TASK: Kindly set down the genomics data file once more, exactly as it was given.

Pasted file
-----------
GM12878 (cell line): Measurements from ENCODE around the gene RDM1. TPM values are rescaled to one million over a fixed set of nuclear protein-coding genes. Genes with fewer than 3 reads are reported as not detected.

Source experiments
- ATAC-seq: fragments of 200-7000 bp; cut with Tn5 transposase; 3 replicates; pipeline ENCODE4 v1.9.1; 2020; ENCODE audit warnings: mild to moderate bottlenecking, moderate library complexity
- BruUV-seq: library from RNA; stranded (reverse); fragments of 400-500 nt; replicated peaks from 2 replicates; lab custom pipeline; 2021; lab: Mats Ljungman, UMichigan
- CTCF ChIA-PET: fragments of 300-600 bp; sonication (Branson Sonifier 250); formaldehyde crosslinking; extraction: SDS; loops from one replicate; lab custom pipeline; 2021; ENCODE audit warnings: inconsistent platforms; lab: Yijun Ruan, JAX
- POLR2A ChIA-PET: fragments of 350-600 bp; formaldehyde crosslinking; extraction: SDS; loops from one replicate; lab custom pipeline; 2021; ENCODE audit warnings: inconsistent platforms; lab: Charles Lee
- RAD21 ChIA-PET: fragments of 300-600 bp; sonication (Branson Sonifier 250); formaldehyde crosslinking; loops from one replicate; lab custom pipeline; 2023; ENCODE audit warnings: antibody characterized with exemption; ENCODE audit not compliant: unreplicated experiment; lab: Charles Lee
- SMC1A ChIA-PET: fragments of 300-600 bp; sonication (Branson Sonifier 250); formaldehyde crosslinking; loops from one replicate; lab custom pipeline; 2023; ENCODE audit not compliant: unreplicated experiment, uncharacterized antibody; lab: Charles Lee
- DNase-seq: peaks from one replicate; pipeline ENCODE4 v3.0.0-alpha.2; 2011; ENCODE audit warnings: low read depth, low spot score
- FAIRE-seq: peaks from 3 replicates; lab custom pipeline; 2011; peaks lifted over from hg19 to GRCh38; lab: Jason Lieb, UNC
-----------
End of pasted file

GM12878 (cell line): Measurements from ENCODE around the gene RDM1. TPM values are rescaled to one million over a fixed set of nuclear protein-coding genes. Genes with fewer than 3 reads are reported as not detected.

Source experiments
- ATAC-seq: fragments of 200-7000 bp; cut with Tn5 transposase; 3 replicates; pipeline ENCODE4 v1.9.1; 2020; ENCODE audit warnings: mild to moderate bottlenecking, moderate library complexity
- BruUV-seq: library from RNA; stranded (reverse); fragments of 400-500 nt; replicated peaks from 2 replicates; lab custom pipeline; 2021; lab: Mats Ljungman, UMichigan
- CTCF ChIA-PET: fragments of 300-600 bp; sonication (Branson Sonifier 250); formaldehyde crosslinking; extraction: SDS; loops from one replicate; lab custom pipeline; 2021; ENCODE audit warnings: inconsistent platforms; lab: Yijun Ruan, JAX
- POLR2A ChIA-PET: fragments of 350-600 bp; formaldehyde crosslinking; extraction: SDS; loops from one replicate; lab custom pipeline; 2021; ENCODE audit warnings: inconsistent platforms; lab: Charles Lee
- RAD21 ChIA-PET: fragments of 300-600 bp; sonication (Branson Sonifier 250); formaldehyde crosslinking; loops from one replicate; lab custom pipeline; 2023; ENCODE audit warnings: antibody characterized with exemption; ENCODE audit not compliant: unreplicated experiment; lab: Charles Lee
- SMC1A ChIA-PET: fragments of 300-600 bp; sonication (Branson Sonifier 250); formaldehyde crosslinking; loops from one replicate; lab custom pipeline; 2023; ENCODE audit not compliant: unreplicated experiment, uncharacterized antibody; lab: Charles Lee
- DNase-seq: peaks from one replicate; pipeline ENCODE4 v3.0.0-alpha.2; 2011; ENCODE audit warnings: low read depth, low spot score
- FAIRE-seq: peaks from 3 replicates; lab custom pipeline; 2011; peaks lifted over from hg19 to GRCh38; lab: Jason Lieb, UNC